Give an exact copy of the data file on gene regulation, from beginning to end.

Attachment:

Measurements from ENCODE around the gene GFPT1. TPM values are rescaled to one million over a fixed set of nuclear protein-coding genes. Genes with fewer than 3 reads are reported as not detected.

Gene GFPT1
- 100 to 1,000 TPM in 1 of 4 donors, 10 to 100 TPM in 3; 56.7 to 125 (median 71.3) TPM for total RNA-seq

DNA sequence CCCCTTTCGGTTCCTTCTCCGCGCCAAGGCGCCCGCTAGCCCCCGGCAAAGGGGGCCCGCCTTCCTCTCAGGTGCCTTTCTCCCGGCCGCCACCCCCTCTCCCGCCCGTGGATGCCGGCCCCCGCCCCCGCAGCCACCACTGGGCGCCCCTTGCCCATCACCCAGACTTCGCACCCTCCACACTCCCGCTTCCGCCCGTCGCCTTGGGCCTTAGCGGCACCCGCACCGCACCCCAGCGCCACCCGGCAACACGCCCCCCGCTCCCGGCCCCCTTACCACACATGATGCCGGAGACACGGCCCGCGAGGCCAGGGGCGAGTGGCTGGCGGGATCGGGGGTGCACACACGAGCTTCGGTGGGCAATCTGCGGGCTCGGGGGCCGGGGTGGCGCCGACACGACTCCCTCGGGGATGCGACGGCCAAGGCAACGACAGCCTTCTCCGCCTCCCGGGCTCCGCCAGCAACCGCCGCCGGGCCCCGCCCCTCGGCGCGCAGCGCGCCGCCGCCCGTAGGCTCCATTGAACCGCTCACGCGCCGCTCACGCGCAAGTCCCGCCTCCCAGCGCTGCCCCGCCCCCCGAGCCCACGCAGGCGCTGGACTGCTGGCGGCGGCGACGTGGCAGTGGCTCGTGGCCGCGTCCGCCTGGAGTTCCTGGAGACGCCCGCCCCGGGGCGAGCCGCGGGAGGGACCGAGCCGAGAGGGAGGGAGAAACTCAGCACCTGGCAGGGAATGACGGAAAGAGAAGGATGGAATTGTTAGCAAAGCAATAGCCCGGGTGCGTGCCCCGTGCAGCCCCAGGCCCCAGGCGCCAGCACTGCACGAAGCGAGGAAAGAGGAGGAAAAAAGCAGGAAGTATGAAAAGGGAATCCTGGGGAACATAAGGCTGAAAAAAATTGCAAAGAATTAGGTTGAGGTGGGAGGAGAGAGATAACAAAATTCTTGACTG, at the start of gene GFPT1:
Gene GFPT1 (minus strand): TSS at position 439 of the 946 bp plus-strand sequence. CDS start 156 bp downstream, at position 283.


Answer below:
Measurements from ENCODE around the gene GFPT1. TPM values are rescaled to one million over a fixed set of nuclear protein-coding genes. Genes with fewer than 3 reads are reported as not detected.

Gene GFPT1
- 100 to 1,000 TPM in 1 of 4 donors, 10 to 100 TPM in 3; 56.7 to 125 (median 71.3) TPM for total RNA-seq

DNA sequence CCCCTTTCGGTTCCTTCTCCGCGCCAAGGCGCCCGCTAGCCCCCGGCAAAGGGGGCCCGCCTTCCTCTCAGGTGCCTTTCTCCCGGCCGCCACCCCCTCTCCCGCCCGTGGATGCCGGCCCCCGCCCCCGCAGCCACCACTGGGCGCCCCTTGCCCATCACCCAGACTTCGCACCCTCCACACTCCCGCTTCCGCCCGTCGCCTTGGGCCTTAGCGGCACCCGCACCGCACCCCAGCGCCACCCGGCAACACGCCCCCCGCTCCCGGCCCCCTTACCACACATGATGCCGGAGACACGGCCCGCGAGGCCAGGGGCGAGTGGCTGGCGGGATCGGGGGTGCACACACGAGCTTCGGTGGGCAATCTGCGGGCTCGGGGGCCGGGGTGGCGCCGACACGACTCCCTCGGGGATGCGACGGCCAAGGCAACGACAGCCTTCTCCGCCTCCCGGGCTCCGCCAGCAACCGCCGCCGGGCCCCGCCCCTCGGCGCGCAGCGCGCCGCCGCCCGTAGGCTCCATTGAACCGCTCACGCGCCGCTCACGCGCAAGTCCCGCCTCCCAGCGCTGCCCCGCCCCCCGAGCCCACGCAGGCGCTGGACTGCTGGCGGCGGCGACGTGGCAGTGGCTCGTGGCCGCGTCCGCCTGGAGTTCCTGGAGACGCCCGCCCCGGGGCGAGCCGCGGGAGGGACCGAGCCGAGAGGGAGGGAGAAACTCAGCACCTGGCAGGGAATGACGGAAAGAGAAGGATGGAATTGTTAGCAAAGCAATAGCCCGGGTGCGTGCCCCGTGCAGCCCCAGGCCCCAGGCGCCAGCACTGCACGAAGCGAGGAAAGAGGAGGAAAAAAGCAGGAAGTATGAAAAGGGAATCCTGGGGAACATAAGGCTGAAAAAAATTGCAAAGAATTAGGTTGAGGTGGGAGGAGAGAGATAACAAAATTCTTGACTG, at the start of gene GFPT1:
Gene GFPT1 (minus strand): TSS at position 439 of the 946 bp plus-strand sequence. CDS start 156 bp downstream, at position 283.